After my snack, I rode into Oaklyn to do a fast, quiet volunteering session at the library. The day started out blustery and a bit cold, but it was getting warmer and warmer outside by 12:30. There was only one other person there on the computers besides me and the librarian. It was too nice to be inside. I wasn't there for very long, either. Just organized DVDs and the kids' books. Made one more stop at the Dorias' for a Wild Cherry Pepsi (I wanted brown sugar, but they were out) before finally heading home.
Finished out the Phineas and Ferb collection while having the last of the leftover Bean Vegetable Soup for lunch. Perry's main enemy Dr. Doofenschmirtz usually isn't much of a threat. Even he realizes how bad of a villain he is. In "Agent Doof," he actually agrees to join Perry's animal spy organization, at least until he realizes that he wrecks even more havoc as a hero than as a bad guy.
Candace and Perry may find Phineas and Ferb's antics to be annoying, but in the end, they both deeply care about those crazy boys. Perry's genuinely upset when he can't join the family's trip to Africa in "Where's Perry?". The boys are even more upset when they get lost in an unexplored gorge with their buddies. Candace, meanwhile, thinks that her boyfriend Jeremy has broken up with her and decides to "go native" and live with the monkeys. And Perry has to help his boss General Monogram and Doofenschmirtz save the world from Monogram's overworked and underpaid intern Carl, who was hit with a ray that made him turn bad...and unlike Doof, he knows how to be an effective villain.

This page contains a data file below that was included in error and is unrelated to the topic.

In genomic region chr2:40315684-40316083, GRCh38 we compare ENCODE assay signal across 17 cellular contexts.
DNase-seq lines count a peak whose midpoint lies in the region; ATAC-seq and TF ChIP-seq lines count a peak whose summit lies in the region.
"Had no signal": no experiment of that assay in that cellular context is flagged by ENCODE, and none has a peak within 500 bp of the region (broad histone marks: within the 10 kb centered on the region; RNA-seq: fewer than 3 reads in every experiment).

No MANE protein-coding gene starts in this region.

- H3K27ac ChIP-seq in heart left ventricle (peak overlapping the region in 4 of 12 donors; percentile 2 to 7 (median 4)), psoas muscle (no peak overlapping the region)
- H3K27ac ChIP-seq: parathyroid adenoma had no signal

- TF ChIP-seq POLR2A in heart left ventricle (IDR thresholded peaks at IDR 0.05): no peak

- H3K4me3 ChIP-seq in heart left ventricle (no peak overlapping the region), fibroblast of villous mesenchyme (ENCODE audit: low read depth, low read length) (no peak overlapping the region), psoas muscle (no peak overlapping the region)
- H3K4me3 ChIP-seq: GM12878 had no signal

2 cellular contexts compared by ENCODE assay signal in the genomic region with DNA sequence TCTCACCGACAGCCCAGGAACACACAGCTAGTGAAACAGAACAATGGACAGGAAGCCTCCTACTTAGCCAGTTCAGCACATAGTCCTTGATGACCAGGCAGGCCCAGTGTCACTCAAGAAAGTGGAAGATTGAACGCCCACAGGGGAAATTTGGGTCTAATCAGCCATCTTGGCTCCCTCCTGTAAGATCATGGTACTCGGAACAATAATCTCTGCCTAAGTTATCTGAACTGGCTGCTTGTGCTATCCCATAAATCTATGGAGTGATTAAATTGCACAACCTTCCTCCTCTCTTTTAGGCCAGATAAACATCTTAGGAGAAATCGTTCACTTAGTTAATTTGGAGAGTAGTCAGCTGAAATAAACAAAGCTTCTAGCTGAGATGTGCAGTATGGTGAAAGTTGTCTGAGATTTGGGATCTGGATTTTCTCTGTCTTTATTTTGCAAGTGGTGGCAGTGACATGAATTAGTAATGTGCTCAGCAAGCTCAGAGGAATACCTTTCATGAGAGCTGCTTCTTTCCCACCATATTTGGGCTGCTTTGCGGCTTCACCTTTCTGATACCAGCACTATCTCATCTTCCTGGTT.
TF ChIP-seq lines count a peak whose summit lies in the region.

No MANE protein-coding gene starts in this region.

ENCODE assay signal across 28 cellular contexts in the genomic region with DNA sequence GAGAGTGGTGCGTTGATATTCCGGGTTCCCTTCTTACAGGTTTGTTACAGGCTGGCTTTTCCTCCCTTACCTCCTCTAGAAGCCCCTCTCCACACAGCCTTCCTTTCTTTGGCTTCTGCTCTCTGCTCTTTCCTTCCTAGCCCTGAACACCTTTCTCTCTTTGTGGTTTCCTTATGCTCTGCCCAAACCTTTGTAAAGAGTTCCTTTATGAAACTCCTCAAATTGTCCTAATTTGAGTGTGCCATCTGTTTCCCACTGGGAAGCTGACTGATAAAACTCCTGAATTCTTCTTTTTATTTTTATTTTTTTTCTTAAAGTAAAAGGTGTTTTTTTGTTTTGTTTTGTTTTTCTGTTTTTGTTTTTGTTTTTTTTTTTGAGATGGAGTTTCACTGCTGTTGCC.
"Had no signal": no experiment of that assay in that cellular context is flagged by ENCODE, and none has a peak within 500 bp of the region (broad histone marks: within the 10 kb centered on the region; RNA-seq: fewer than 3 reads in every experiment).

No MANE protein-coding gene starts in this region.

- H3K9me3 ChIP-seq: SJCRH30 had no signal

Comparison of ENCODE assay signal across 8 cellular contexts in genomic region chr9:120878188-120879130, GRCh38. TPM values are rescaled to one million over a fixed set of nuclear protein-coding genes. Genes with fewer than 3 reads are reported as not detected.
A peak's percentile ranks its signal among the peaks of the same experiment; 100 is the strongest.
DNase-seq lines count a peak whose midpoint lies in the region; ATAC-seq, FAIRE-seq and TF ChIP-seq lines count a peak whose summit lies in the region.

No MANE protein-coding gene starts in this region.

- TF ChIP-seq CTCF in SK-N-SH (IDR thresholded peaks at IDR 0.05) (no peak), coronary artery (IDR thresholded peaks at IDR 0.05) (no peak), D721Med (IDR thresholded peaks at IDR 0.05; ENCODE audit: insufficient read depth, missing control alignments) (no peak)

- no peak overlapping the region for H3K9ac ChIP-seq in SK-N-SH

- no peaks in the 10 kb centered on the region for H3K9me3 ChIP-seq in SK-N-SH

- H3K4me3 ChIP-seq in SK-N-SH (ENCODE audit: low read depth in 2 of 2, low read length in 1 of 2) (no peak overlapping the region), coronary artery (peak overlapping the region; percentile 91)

Spent the rest of the afternoon doing things around my apartment and watching cartoons and live-action comics who behaved like cartoons. Spring cleaning continued. I made the bed. I washed the windows inside and (as much as I can) outside. Opened the windows and let some fresh air blow in. Swept what little debris was there off the porch and the cobwebs off the outside windows. Made my bed and put on fresh, less heavy sheets. Changed the Cabbage Patch Kids girls into spring clothes. Vacuumed all around the apartment, especially in the bedroom, where the hair and dust gets caught the most.
Ran The Bowery Boys while working on cookies. I used the versatile Betty Crocker low-fat Stir-and-Drop Sugar Cookie recipe; replaced part of the sugar with orange juice, the vanilla extract with orange extract, and the lemon zest with orange zest and made Orange Sugar Drop Cookies. The Boys movie was Spy Chasers, one of the later 50s entries that emphasizes the Huntz Hall/Leo Gorcey pairing. The now-quartet helps Louie Dumbrowski (Bernard Gorcey, Leo's father) hide a coin until they can get the other half from a courier sent by Louie's brother, who is helping the King of Truvania return to his throne. The king's right-hand general and the princess' lady-in-waiting are traitors who want the king to return too early. The boys do everything they can to help, despite the lady hypnotizing a smitten Sach into believing he's a knight.